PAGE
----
Malaysia's economy expanded at a better-than-forecast pace in the third quarter, snapping five straight quarters of slowing, the central bank said on Friday.
Bank Negara said gross domestic product grew 4.3 percent in July-September, faster than the 4.0 percent predicted in a Bloomberg News poll as private domestic consumption offset weak government spending.
However, it warned of further economic headwinds ahead.
"Overall, while domestic conditions remain resilient, uncertainties in the external environment may pose downside risks to Malaysia’s growth prospects," the central bank said.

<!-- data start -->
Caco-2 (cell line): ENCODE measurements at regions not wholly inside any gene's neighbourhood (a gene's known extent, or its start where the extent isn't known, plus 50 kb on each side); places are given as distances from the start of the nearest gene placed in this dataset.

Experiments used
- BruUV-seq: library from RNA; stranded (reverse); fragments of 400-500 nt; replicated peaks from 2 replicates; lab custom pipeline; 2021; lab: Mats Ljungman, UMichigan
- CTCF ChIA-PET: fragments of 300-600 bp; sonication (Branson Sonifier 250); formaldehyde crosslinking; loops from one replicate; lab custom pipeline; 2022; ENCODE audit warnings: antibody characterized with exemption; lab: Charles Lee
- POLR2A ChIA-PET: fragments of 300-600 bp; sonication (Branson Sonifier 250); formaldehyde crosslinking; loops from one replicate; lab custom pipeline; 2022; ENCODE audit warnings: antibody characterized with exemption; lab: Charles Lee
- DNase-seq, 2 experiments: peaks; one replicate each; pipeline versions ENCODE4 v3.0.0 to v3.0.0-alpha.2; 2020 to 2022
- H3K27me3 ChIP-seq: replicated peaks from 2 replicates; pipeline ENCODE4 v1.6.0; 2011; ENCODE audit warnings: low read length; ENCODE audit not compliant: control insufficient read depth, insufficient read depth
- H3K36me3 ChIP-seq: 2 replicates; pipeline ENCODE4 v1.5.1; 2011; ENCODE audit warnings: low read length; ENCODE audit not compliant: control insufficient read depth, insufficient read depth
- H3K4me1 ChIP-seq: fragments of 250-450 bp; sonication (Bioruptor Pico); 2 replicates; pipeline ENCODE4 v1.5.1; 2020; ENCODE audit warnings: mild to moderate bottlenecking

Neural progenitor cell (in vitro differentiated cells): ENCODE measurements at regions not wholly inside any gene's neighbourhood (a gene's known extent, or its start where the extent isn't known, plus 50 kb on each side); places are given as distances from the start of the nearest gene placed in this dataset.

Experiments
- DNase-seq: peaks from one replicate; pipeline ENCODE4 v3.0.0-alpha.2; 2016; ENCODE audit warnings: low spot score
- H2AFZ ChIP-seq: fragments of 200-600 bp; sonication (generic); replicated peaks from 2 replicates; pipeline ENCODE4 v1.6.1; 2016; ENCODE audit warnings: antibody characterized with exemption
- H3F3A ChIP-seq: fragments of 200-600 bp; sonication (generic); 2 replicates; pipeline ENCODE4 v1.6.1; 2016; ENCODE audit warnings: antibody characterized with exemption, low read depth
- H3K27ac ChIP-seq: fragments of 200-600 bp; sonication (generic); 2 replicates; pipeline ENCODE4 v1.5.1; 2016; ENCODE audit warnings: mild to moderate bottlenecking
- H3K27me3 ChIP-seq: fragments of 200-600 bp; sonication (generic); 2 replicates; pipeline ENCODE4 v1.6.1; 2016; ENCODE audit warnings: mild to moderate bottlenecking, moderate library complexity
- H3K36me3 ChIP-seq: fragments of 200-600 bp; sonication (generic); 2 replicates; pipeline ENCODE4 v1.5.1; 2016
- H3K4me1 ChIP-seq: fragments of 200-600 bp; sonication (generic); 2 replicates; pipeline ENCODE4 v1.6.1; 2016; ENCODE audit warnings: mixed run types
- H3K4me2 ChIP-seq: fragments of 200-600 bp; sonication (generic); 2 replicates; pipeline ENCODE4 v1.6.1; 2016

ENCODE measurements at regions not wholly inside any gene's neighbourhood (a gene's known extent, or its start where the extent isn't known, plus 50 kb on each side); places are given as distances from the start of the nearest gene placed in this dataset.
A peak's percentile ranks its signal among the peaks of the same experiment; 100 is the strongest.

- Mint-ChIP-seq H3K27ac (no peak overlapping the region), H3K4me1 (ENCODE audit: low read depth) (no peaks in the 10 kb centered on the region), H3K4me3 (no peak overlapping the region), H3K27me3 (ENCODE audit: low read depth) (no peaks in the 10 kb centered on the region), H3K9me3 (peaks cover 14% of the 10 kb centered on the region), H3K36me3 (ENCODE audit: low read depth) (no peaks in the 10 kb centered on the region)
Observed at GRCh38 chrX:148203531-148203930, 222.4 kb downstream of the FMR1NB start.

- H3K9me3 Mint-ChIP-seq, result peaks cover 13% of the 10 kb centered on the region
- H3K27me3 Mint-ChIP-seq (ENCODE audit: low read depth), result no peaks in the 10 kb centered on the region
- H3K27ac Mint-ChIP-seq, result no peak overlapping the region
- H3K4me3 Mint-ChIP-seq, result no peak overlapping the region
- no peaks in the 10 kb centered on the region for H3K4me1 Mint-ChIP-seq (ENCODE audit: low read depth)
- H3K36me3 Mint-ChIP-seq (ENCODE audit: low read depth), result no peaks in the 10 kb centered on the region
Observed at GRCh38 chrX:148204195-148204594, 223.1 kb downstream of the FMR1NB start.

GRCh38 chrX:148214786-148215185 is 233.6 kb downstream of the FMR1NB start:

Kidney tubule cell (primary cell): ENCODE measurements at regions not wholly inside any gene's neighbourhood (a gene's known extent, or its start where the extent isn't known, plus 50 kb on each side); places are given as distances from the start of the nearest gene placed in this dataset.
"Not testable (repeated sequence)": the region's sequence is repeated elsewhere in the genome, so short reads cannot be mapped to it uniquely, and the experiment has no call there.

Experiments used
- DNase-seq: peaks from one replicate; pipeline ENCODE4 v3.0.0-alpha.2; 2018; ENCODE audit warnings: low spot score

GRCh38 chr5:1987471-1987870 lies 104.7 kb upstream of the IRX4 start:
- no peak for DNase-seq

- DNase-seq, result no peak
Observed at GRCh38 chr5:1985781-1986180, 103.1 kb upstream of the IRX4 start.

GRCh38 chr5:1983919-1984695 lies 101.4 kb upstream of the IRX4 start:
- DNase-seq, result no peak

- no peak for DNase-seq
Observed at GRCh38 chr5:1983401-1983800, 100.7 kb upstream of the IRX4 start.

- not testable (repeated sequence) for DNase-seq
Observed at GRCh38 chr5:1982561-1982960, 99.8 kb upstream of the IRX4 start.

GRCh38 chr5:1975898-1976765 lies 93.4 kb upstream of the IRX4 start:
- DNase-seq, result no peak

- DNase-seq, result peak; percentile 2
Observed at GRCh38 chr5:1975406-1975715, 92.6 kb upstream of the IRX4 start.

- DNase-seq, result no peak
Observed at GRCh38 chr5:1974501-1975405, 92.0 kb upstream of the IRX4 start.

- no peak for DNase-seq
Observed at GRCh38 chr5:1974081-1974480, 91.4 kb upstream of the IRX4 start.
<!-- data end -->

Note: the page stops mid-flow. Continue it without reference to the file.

Energy-exporting Malaysia has the third-largest economy in Southeast Asia, but has been grappling with falling oil prices and weak overseas demand.
Growth in the second quarter of this year was 4.0 percent, the slowest since 2009.
The country has also been rocked by a massive financial scandal centering on allegations that billions of dollars were stolen from a state investment fund overseen by Prime Minister Najib Razak, who denies wrongdoing.
In July, Malaysia unexpectedly cut interest rates for the first time in seven years to help spur growth.
In a 2017 budget unveiled last month, Najib announced new cash assistance for the poor, civil-servant pay rises to help stoke consumption, and plans for more infrastructure projects.
The World Bank has forecast Malaysian full-year growth below five percent this year and next.